Manchester United broke with 136 years of tradition to welcome Louis van Gaal as its new manager and saw midfield great Ryan Giggs end his storied playing career to take up a coaching role on another tumultuous day at England's biggest club.
Exactly a year after waving goodbye to Alex Ferguson and his 26 seasons of steady success, the most turbulent 12 months of United's recent history ended with the club's hierarchy, new coaching staff and fans expressing confidence that the good times are about to return.
In a widely anticipated move, Van Gaal was handed the sizeable task of restoring the team's fortunes following the woeful, 10-month reign of David Moyes, signing a three-year deal that will begin once he finishes his duties with the Netherlands national team at the upcoming World Cup.
The 62-year-old Dutchman, who will be United's first manager from outside Britain or Ireland, has the experience of coaching — and winning titles — at top European teams Ajax, Barcelona and Bayern Munich. He will be viewed as a much safer bet than Moyes, who proved to be too inexperienced at the highest level.
"This club has big ambitions; I too have big ambitions," Van Gaal said, proclaiming United as the "biggest club" in soccer. "Together I'm sure we will make history."
Assisting Van Gaal will be Giggs, who brought to a close his 23-year career on the same day that he became a full-time coach at the club in which he became one of Britain's greatest players.
After 13 league titles, two Champions Leagues, a club-record 963 appearances and 168 goals, Giggs is swapping his cleats for a suit at Old Trafford.
"For me, today is new chapter filled with many emotions — immense pride, sadness, but most of all, excitement towards the future," Giggs said in an open letter, in which he also praised the abilities of Van Gaal.
"United fans I hope will share and echo my belief that the club, the management and owners are doing everything they can to return this great club to where it belongs, and I hope to be there every step of the way."
United, with its record 20 English league titles and three European Cup trophies, hasn't been in such a state of flux for a generation.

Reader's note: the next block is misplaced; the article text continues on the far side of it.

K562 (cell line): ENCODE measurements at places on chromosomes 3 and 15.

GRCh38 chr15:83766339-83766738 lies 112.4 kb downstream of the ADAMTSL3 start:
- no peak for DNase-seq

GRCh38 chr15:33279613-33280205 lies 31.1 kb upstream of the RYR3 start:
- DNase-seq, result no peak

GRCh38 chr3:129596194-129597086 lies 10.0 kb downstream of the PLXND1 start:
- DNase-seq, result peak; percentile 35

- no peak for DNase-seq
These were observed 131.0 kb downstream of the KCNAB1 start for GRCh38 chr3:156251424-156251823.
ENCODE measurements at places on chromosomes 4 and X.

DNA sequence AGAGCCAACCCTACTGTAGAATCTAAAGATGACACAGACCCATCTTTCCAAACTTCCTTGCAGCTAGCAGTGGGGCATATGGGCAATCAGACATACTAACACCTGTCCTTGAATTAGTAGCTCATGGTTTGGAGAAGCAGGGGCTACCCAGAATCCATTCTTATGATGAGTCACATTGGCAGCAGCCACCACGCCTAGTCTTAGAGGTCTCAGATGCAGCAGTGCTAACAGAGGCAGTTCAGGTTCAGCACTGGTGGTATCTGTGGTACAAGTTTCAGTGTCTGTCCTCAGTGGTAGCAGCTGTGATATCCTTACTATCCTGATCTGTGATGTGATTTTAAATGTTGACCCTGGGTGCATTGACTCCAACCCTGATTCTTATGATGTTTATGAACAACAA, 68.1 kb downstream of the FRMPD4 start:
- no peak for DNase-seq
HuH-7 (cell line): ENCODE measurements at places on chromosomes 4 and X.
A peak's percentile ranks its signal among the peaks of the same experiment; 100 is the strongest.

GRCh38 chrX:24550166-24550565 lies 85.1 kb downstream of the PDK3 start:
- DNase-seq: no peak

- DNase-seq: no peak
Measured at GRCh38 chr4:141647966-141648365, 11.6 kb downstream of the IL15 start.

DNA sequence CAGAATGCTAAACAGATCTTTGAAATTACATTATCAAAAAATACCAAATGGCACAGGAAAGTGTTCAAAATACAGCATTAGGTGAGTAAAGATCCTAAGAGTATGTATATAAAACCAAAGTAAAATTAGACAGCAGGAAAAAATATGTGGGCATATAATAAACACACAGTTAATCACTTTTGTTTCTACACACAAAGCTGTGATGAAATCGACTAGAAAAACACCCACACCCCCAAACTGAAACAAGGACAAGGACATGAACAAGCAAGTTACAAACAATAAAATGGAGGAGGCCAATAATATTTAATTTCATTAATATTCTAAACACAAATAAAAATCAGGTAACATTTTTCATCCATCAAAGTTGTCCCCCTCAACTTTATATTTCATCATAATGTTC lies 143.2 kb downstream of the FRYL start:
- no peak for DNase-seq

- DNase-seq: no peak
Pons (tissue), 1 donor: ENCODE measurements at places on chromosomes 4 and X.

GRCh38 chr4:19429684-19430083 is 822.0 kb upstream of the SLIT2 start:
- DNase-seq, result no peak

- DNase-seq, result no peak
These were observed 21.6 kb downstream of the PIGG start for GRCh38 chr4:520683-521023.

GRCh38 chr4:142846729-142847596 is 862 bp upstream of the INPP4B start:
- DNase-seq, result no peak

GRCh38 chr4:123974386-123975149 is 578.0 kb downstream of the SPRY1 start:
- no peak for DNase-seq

It all started with the retirement of Ferguson last May, along with the disappearance of the final remnants of the "Class of 92" generation that was so instrumental in those glory days under the Scot.
David Beckham, the Neville brothers, Paul Scholes and Nicky Butt have all ended their playing careers and now Giggs has done the same. United just won't be the same.
For Van Gaal and Giggs to form any kind of dream team they need to click immediately, with United scarcely contemplating another season like the one just finished.
Under Moyes, United placed seventh for its lowest finish in the Premier League's 22-year history, in what proved to be the worst defense of a league title. To make matters worse, the team failed to qualify for the European competitions — not even the second-tier Europa League — for the first time in 24 years.
Van Gaal's mission will be to get United back in the lucrative Champions League and back playing the kind of attacking, dynamic brand of soccer expected at Old Trafford.
United's American owners, the Glazer family, and vice chairman Ed Woodward are sure Van Gaal is the man to do just that.
"He has achieved many things in his career to date and Old Trafford provides him with a fitting stage on which to write new chapters in the Manchester United story," Woodward said. "Everyone is very excited about this new phase in the club's history."
The romantic notion of United hiring coaches in a bid to create a dynasty — something Ferguson uniquely achieved — also appears to have ended with the appointment of Van Gaal.
After spending six years at Ajax, where he guided a talented young team that included Clarence Seedorf, Edgar Davids and Patrick Kluivert to the pinnacle of European soccer by winning the Champions League in 1995, he joined Barcelona in 1997 for the first of two spells — the first lasting three seasons and the second barely half a year.
He has since coached AZ Alkmaar in the Dutch league and Bayern from 2009-11.
Van Gaal is a proven winner, something Moyes was not.
"His credentials are second to none," Giggs said, "and I'm positive the club will thrive under his leadership over the coming years."
Giggs began his open letter with the words: "Today is a fantastic day for Manchester United." It will also be an emotional one for fans so used to the sight of Giggs slaloming past opponents, scoring goals, and covering every blade of grass on the pitch.
Even in his later years, when his hair had greyed and he had moved from being a dashing winger to a creative central midfielder, Giggs remained one of United's better players.
"Remarkable career by a loyal, legendary (United) entertainer," FIFA President Sepp Blatter said on Twitter. "963 games. 34 trophies. 1 club."
His career has now entered a new stage. And United is embarking on a new era, with two proven winners at the helm.